Paced bottle-feeds are in keeping with the rhythmic flow of breastmilk. After four to five sucks, withdraw the bottle nipple. Keep the nipple in contact with your baby’s lower lip, and roll it back into his mouth when he is ready.
You can use breastfeeding positions while bottle-feeding. This may mean holding your baby in a cradle position, with his cheek against your breast and the bottle nipple where your own nipple would be.
Just as you breastfeed from either breast, bottle-feed your baby while holding him facing right and left. Try switching directions partway through a feed. This facilitates eye development, and prevents him from developing a preference for nursing from one side.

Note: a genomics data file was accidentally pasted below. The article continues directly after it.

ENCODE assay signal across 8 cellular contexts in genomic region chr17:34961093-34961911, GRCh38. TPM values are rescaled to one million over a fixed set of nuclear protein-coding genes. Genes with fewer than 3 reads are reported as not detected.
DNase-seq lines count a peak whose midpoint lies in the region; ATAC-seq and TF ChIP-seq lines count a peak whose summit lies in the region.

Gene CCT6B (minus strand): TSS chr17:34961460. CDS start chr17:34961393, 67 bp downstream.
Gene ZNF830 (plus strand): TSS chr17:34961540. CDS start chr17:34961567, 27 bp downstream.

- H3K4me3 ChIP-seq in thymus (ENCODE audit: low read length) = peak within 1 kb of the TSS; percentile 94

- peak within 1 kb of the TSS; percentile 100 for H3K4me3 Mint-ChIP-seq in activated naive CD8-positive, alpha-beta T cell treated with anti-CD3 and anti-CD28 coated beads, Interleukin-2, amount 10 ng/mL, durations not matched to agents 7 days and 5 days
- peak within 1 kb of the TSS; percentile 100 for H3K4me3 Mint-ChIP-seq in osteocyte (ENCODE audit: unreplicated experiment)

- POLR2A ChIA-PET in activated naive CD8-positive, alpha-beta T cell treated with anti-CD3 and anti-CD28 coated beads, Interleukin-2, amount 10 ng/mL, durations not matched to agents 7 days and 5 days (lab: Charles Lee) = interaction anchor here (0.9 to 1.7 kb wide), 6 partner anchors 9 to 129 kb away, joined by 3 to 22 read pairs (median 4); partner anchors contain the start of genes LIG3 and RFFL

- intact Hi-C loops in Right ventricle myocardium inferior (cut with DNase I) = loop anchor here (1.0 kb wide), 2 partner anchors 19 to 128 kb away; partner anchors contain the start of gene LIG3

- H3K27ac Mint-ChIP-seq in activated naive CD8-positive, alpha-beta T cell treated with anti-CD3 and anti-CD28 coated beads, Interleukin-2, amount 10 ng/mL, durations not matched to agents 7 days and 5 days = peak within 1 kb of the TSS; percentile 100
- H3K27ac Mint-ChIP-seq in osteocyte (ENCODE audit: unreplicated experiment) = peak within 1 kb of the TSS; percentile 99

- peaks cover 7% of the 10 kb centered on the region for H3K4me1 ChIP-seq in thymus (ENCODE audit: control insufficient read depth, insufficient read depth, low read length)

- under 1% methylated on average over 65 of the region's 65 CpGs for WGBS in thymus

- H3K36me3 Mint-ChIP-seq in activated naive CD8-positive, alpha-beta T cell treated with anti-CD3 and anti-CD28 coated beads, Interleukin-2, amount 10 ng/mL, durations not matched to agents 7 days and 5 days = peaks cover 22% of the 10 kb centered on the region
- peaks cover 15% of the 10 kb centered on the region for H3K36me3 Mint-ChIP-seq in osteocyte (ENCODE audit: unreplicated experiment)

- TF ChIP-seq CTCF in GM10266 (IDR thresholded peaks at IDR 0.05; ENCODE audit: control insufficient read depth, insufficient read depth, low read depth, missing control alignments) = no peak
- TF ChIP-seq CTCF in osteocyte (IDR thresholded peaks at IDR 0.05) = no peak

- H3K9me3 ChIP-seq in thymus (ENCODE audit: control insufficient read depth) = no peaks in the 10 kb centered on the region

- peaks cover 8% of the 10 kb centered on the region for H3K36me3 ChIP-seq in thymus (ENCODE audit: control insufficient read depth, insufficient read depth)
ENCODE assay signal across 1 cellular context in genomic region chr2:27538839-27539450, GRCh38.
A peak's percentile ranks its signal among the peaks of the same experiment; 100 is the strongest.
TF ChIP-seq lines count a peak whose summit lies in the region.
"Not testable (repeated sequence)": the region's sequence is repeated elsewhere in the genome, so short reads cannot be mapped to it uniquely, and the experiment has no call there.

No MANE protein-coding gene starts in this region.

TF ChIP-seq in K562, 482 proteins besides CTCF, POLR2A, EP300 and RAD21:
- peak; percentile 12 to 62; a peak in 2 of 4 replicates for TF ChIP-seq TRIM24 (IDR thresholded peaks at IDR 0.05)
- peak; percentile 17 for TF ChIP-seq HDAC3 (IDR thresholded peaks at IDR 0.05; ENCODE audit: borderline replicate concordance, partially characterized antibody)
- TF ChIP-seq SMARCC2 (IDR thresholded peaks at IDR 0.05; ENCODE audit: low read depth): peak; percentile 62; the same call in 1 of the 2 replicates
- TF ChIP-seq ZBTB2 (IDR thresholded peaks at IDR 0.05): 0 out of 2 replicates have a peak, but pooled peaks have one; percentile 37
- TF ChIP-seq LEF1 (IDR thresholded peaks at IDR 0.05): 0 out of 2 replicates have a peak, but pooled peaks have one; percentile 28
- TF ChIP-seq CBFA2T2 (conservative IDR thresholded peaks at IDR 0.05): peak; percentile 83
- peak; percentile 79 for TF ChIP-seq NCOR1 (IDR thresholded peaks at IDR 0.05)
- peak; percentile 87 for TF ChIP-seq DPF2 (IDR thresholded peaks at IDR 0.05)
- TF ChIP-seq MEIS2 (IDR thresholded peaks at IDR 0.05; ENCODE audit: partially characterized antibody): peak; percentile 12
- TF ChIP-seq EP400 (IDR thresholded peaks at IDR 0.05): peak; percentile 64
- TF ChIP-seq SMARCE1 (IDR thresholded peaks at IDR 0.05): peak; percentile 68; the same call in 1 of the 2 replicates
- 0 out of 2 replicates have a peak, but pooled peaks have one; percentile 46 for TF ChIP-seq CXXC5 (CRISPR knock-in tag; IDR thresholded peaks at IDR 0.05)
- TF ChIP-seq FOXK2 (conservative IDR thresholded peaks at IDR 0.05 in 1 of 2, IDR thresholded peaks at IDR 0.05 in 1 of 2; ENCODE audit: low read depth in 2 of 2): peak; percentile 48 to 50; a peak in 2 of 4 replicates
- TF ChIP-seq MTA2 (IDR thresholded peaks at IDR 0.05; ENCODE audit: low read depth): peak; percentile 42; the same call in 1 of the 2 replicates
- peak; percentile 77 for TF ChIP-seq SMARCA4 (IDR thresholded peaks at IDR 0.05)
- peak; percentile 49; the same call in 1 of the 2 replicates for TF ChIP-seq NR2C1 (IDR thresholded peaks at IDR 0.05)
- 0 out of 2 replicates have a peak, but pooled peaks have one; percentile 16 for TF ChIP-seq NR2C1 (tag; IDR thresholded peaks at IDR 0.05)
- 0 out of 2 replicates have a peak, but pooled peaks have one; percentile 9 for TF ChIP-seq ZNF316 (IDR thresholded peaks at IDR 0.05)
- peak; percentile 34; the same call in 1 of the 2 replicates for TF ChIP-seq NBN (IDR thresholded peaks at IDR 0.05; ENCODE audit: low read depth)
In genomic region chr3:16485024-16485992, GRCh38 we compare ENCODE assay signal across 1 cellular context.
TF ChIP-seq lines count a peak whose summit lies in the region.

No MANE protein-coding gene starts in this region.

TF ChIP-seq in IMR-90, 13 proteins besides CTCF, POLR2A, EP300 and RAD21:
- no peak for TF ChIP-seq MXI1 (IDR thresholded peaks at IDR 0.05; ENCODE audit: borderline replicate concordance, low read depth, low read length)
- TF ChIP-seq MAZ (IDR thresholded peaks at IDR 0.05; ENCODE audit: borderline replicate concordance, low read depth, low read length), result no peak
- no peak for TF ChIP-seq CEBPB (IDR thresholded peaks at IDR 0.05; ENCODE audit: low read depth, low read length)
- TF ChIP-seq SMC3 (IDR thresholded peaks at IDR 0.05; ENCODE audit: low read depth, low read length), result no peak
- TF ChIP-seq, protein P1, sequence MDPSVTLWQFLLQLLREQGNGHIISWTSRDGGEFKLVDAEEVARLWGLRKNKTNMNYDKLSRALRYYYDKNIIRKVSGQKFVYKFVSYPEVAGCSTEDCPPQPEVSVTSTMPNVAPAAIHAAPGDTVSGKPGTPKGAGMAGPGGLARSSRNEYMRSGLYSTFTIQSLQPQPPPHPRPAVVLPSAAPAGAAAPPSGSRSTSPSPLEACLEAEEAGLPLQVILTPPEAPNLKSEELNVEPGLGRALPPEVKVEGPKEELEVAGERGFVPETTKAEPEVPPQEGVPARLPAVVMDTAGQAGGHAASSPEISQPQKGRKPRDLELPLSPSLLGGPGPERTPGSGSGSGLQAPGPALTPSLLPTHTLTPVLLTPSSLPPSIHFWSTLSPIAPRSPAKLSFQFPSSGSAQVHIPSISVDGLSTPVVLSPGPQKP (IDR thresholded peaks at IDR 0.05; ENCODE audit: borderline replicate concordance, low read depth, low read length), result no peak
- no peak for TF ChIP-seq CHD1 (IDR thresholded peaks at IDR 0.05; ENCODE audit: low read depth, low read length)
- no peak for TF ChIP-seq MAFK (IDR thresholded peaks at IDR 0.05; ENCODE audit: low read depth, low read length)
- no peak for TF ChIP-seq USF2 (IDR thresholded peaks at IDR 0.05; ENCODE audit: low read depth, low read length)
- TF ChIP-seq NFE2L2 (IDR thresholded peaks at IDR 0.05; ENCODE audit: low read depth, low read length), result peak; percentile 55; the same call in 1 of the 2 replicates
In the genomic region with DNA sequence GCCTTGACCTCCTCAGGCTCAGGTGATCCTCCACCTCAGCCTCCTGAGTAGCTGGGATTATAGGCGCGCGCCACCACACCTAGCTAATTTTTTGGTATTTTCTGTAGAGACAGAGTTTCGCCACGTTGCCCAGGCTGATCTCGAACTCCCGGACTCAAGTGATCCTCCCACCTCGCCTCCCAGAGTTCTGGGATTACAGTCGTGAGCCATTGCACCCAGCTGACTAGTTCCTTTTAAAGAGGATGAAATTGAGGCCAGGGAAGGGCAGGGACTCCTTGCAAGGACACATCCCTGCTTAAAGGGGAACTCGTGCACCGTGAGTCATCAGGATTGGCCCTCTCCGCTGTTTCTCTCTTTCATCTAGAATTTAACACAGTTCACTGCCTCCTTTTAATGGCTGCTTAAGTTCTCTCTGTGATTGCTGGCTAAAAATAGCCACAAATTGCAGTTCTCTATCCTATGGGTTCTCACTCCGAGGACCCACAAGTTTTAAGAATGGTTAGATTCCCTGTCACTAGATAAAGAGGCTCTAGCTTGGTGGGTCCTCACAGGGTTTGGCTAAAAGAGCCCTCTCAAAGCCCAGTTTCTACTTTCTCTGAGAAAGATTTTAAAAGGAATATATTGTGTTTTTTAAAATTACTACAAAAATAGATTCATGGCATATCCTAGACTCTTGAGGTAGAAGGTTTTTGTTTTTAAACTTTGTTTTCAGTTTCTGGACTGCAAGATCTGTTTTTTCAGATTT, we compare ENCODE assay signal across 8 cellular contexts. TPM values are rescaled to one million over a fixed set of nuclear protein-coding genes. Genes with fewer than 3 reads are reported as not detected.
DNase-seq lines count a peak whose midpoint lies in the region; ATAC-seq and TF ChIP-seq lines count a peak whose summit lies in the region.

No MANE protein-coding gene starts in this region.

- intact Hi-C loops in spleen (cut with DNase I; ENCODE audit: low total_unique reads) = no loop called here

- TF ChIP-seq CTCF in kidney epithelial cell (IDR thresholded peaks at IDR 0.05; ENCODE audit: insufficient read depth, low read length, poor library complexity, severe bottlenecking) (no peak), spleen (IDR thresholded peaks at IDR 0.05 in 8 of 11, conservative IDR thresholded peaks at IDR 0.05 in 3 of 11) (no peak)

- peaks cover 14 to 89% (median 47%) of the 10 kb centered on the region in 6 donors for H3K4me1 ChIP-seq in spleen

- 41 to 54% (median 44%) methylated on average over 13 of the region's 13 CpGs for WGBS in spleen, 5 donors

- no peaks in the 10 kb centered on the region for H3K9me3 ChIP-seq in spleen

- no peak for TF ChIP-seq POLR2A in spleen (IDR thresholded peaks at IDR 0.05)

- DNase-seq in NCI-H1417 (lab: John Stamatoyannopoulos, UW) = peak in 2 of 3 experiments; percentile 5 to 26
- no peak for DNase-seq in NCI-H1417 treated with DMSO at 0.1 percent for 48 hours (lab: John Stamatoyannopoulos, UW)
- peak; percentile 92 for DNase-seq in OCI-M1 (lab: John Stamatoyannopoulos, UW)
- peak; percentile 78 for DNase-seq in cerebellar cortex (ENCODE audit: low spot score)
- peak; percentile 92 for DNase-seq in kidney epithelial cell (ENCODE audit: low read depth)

Closeness Through Bottle-feeding
In their book Attached At The Heart Attachment Parenting International co-founders Barbara Nicholson and Lysa Parker say that feeding a child is more than providing nutrition, it is about love.
While they describe breastfeeding as ideal for attachment, they coin the phrase ‘bottle nursing’, that is, encouraging breastfeeding behaviours while bottle-feeding. One of these is touch, which is one of the cornerstones of mother-baby attachment. Bottle-feed with an unbuttoned top to enhance skin-to-skin contact between you and your baby.
Hold your baby while bottle-feeding. Bottle-feeding while carrying your baby in a sling or pouch offers closeness. Never prop up your baby with a bottle or use devices such as baby chairs during feedings!
Feeding is a sensory experience for baby, whether it is by breast or bottle. Gazing into your baby’s face, speaking gently to him and interacting with him while bottle-feeding can contribute to bonding.